Software // Information Management
News
8/14/2007
05:35 PM
Connect Directly
Twitter
RSS
E-Mail
50%
50%

VMware IPO Defies Falling Stock Market; Rises 76%

One analyst predicts that the virtualization software field "will become its own ecosystem," with Microsoft and VMware vying to lead in that space.

In a gravity-defying performance, VMware's initial public offering ignored a dropping stock market and rose from $29 to $51 by the close of its first day of trading, a gain of 76%.

The stock market as a whole took a drubbing. The Dow was down 207 points for the day, as renewed credit worries and a pessimistic report from Wal-Mart drove investors away.

But VMware's gain, with 38,238,000 shares changing hands, showed a huge appetite for a virtualization play in the computer industry.

"The market is showing it's finally realizing how valuable and disruptive VMware is," said Ashmeet Sidana, venture partner at Foundation Capital and a former director of VMware's ESX Server hypervisor product line. VMware's VMware Server, ESX Server, and Virtual Infrastructure 3 have made VMware the market leader in virtualization software, according to IDC.

VMware is owned by EMC, and EMC's sale of 10% of the company raised $957 million for future VMware expansion and development. Early trading in its 33 million share offering sent VMware share up as high as an 84% gain before falling back to the 76% gain and $51 figure.

Shares of the software unit of EMC were priced at $29 Monday, raising $957 million and coming in at the high end of the company's forecast range.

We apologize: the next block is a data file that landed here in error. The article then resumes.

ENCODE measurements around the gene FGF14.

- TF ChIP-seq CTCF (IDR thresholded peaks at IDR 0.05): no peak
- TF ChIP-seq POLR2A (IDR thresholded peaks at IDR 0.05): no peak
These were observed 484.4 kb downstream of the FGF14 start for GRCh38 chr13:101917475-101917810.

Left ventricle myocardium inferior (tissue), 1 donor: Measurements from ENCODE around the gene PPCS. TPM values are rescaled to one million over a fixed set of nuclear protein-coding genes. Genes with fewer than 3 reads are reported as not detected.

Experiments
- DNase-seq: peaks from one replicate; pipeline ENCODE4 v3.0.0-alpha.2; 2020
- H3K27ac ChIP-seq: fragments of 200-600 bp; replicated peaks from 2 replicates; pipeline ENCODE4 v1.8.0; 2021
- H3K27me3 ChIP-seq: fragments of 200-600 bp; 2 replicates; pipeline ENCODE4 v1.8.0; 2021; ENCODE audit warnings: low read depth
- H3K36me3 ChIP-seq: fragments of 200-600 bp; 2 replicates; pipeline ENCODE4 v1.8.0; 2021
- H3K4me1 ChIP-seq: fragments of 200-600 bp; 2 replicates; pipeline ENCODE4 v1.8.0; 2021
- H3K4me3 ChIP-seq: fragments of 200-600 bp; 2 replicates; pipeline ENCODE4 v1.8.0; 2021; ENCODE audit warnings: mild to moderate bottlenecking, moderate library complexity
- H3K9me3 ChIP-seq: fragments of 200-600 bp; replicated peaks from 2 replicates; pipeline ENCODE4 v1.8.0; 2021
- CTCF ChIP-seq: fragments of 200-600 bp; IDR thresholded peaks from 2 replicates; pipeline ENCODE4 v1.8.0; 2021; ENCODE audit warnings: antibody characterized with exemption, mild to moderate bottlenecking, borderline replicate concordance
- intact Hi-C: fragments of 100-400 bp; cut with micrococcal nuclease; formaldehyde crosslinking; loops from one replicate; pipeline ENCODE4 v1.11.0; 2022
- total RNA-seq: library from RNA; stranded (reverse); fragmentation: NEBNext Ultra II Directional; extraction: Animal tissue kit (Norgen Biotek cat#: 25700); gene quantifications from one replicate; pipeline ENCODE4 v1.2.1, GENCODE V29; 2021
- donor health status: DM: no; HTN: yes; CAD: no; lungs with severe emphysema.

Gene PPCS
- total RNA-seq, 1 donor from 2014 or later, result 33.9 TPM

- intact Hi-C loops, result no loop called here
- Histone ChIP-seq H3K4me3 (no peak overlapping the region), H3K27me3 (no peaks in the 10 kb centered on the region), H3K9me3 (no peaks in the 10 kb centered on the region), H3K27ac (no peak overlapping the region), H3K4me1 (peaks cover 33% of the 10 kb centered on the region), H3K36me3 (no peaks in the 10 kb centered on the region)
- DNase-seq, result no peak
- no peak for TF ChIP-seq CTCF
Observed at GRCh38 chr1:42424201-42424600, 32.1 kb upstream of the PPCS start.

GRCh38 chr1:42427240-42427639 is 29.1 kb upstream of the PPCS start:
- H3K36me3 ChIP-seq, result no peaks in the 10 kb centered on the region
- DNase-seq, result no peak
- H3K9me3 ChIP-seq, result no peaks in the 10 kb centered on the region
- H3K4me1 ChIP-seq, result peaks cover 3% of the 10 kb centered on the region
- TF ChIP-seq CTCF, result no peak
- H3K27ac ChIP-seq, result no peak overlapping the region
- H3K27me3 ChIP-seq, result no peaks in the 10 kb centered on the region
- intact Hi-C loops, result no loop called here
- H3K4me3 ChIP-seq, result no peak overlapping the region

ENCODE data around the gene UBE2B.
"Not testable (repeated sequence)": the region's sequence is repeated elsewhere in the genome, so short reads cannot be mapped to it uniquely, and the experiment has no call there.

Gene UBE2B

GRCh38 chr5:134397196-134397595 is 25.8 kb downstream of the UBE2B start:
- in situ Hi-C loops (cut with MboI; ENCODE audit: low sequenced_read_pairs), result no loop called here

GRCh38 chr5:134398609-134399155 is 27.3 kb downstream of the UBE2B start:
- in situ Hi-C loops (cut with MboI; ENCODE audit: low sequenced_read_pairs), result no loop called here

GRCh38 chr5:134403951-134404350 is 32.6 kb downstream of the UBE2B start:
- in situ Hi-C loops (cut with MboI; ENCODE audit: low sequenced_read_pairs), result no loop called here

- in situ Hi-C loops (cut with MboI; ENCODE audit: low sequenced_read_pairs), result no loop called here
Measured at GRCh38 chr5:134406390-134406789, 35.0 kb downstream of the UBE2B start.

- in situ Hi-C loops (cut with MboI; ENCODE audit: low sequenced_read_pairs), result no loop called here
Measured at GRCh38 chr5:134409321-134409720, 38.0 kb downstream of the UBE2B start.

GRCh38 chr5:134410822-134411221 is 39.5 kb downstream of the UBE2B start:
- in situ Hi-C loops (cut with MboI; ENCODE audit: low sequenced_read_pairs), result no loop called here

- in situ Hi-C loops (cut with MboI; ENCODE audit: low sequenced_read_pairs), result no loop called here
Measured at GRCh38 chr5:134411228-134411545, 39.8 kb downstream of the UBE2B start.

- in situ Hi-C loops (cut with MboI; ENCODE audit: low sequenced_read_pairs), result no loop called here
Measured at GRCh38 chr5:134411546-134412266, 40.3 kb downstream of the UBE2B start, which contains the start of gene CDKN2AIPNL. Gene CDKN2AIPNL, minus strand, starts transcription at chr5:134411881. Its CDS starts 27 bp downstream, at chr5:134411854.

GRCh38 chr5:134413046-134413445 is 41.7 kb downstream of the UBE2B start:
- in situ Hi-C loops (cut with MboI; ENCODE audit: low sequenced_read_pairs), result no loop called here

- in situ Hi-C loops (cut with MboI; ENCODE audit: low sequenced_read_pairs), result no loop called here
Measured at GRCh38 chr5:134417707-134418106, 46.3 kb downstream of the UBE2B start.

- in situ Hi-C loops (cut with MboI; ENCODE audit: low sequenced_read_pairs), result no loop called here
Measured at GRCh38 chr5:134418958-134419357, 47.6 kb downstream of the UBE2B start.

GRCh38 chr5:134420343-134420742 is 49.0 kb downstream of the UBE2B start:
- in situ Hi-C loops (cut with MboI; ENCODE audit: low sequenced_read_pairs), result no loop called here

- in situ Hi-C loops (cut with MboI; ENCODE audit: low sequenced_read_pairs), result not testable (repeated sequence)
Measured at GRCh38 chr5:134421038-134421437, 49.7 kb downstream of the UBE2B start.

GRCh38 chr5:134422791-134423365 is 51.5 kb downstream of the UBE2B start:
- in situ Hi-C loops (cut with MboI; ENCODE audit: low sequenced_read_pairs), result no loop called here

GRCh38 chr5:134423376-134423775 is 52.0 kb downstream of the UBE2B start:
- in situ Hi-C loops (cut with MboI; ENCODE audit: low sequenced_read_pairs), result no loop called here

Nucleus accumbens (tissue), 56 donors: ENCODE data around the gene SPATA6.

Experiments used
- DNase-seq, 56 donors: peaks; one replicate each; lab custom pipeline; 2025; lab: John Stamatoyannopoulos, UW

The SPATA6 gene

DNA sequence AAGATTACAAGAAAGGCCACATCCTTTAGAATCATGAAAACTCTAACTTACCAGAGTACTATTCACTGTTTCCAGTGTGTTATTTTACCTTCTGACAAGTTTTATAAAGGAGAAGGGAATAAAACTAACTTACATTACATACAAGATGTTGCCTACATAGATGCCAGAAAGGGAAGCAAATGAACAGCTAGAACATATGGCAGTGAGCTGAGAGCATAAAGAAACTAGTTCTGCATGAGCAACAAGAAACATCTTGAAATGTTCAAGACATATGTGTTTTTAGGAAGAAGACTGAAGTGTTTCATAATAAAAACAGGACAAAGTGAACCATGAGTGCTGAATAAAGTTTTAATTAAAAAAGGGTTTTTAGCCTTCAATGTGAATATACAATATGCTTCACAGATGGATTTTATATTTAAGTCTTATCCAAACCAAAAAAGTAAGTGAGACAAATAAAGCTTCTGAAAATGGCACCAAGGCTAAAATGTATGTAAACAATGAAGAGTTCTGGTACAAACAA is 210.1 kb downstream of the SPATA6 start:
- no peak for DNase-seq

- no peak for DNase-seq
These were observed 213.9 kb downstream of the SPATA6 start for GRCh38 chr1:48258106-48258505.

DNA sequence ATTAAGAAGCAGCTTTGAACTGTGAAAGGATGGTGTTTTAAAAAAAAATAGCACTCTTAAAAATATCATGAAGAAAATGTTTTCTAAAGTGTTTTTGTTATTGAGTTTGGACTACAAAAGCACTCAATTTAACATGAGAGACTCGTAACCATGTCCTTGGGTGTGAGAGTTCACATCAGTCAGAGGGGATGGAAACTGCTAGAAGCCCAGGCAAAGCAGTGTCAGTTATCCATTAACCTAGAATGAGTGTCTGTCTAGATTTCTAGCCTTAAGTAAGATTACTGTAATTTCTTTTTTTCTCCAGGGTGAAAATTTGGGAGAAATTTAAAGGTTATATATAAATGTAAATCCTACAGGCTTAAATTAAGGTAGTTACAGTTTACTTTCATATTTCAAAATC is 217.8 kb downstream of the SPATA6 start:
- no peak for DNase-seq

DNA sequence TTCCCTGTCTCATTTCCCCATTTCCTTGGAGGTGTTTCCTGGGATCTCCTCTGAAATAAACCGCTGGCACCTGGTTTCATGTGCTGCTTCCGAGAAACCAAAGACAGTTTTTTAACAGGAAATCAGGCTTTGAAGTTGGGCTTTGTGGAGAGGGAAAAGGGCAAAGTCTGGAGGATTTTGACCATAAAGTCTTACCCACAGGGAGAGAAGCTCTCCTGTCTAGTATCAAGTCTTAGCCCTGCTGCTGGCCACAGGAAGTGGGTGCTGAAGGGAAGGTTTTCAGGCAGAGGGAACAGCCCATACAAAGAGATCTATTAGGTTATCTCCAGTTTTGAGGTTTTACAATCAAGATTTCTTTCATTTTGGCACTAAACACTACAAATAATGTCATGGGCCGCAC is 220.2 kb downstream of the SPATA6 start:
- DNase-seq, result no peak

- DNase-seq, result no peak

Sidana predicted that the virtualization software field "will become its own ecosystem," with Microsoft and VMware vying to lead in that space. Microsoft offers Virtual Server and has plans for a hypervisor, Veridian, as an offering with the upcoming Windows Longhorn Server.

Many additional virtualization startups will drive the ecosystem, with venture capital funding behind them, Sidana predicted.

Comment  | 
Print  | 
More Insights
The Agile Archive
The Agile Archive
When it comes to managing data, donít look at backup and archiving systems as burdens and cost centers. A well-designed archive can enhance data protection and restores, ease search and e-discovery efforts, and save money by intelligently moving data from expensive primary storage systems.
Register for InformationWeek Newsletters
White Papers
Current Issue
InformationWeek Tech Digest - July 22, 2014
Sophisticated attacks demand real-time risk management and continuous monitoring. Here's how federal agencies are meeting that challenge.
Flash Poll
Video
Slideshows
Twitter Feed
InformationWeek Radio
Archived InformationWeek Radio
A UBM Tech Radio episode on the changing economics of Flash storage used in data tiering -- sponsored by Dell.
Live Streaming Video
Everything You've Been Told About Mobility Is Wrong
Attend this video symposium with Sean Wisdom, Global Director of Mobility Solutions, and learn about how you can harness powerful new products to mobilize your business potential.